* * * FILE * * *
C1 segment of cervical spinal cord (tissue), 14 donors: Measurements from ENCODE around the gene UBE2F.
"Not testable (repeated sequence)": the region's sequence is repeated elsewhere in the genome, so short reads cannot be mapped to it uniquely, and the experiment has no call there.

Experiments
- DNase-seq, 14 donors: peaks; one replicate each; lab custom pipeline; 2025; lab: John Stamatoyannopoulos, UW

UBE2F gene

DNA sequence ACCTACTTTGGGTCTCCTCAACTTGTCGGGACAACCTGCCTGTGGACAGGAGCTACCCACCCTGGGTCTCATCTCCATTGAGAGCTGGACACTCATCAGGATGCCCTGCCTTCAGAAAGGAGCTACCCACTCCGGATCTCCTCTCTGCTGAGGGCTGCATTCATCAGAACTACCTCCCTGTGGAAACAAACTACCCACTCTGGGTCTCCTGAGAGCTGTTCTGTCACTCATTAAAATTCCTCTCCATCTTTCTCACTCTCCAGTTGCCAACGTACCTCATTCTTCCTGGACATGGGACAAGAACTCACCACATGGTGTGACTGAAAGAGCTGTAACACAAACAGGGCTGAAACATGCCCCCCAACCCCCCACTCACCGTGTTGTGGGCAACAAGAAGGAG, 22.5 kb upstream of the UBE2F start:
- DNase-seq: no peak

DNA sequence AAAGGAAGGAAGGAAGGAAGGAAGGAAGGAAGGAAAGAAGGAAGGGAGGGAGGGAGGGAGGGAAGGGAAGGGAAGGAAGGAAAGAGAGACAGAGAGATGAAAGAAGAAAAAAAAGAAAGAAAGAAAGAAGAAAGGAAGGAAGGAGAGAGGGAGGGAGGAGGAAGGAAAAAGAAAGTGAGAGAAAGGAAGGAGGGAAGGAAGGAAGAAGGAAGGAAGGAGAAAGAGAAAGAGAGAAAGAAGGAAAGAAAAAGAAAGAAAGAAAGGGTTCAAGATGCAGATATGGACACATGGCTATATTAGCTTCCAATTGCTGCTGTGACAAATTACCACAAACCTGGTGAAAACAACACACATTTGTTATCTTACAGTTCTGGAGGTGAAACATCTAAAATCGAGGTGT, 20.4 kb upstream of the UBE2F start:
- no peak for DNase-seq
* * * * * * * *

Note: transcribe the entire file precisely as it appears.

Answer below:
C1 segment of cervical spinal cord (tissue), 14 donors: Measurements from ENCODE around the gene UBE2F.
"Not testable (repeated sequence)": the region's sequence is repeated elsewhere in the genome, so short reads cannot be mapped to it uniquely, and the experiment has no call there.

Experiments
- DNase-seq, 14 donors: peaks; one replicate each; lab custom pipeline; 2025; lab: John Stamatoyannopoulos, UW

UBE2F gene

DNA sequence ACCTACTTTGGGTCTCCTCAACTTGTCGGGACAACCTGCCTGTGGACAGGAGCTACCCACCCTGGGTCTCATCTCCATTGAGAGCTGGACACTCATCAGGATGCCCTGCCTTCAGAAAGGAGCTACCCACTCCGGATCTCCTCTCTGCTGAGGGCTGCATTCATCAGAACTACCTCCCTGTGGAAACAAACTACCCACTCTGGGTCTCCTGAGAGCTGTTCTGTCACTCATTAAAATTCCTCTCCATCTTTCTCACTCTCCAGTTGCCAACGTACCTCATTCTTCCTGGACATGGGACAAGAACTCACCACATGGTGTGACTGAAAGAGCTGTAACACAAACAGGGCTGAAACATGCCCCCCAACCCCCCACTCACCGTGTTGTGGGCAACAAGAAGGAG, 22.5 kb upstream of the UBE2F start:
- DNase-seq: no peak

DNA sequence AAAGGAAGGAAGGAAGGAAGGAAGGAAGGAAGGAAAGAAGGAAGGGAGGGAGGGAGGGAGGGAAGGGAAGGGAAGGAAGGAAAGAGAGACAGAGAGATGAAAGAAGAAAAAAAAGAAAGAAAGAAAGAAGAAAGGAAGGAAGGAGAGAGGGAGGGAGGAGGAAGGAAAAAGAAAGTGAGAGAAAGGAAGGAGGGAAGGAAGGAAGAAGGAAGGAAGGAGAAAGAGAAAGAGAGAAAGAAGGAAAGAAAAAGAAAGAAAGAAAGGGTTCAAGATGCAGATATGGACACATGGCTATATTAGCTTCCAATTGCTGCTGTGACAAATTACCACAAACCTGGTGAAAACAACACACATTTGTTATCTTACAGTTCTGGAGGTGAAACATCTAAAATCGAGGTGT, 20.4 kb upstream of the UBE2F start:
- no peak for DNase-seq